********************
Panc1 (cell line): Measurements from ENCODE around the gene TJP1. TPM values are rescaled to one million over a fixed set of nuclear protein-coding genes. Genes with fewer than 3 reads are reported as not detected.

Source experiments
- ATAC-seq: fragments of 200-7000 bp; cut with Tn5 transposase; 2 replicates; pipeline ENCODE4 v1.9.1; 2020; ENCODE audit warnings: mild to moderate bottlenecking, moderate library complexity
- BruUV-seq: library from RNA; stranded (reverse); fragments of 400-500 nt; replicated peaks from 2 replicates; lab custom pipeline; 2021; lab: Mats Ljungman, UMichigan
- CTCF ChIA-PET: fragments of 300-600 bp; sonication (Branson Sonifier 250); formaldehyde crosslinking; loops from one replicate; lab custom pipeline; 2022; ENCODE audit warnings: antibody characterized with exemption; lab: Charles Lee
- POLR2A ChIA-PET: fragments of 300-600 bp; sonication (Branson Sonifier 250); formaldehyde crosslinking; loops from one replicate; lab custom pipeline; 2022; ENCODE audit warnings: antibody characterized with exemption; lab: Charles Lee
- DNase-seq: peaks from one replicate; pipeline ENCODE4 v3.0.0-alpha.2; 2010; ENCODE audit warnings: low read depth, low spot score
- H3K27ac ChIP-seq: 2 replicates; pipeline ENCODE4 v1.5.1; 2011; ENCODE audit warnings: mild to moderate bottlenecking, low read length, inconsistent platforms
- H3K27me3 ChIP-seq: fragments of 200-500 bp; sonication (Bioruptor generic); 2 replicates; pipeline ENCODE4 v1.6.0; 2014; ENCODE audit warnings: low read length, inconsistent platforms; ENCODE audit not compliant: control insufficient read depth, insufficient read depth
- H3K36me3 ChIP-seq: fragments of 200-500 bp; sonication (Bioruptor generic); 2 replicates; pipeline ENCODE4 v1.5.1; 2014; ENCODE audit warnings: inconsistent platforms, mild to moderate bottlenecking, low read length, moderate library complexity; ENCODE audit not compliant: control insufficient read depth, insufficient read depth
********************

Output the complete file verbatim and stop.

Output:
Panc1 (cell line): Measurements from ENCODE around the gene TJP1. TPM values are rescaled to one million over a fixed set of nuclear protein-coding genes. Genes with fewer than 3 reads are reported as not detected.

Source experiments
- ATAC-seq: fragments of 200-7000 bp; cut with Tn5 transposase; 2 replicates; pipeline ENCODE4 v1.9.1; 2020; ENCODE audit warnings: mild to moderate bottlenecking, moderate library complexity
- BruUV-seq: library from RNA; stranded (reverse); fragments of 400-500 nt; replicated peaks from 2 replicates; lab custom pipeline; 2021; lab: Mats Ljungman, UMichigan
- CTCF ChIA-PET: fragments of 300-600 bp; sonication (Branson Sonifier 250); formaldehyde crosslinking; loops from one replicate; lab custom pipeline; 2022; ENCODE audit warnings: antibody characterized with exemption; lab: Charles Lee
- POLR2A ChIA-PET: fragments of 300-600 bp; sonication (Branson Sonifier 250); formaldehyde crosslinking; loops from one replicate; lab custom pipeline; 2022; ENCODE audit warnings: antibody characterized with exemption; lab: Charles Lee
- DNase-seq: peaks from one replicate; pipeline ENCODE4 v3.0.0-alpha.2; 2010; ENCODE audit warnings: low read depth, low spot score
- H3K27ac ChIP-seq: 2 replicates; pipeline ENCODE4 v1.5.1; 2011; ENCODE audit warnings: mild to moderate bottlenecking, low read length, inconsistent platforms
- H3K27me3 ChIP-seq: fragments of 200-500 bp; sonication (Bioruptor generic); 2 replicates; pipeline ENCODE4 v1.6.0; 2014; ENCODE audit warnings: low read length, inconsistent platforms; ENCODE audit not compliant: control insufficient read depth, insufficient read depth
- H3K36me3 ChIP-seq: fragments of 200-500 bp; sonication (Bioruptor generic); 2 replicates; pipeline ENCODE4 v1.5.1; 2014; ENCODE audit warnings: inconsistent platforms, mild to moderate bottlenecking, low read length, moderate library complexity; ENCODE audit not compliant: control insufficient read depth, insufficient read depth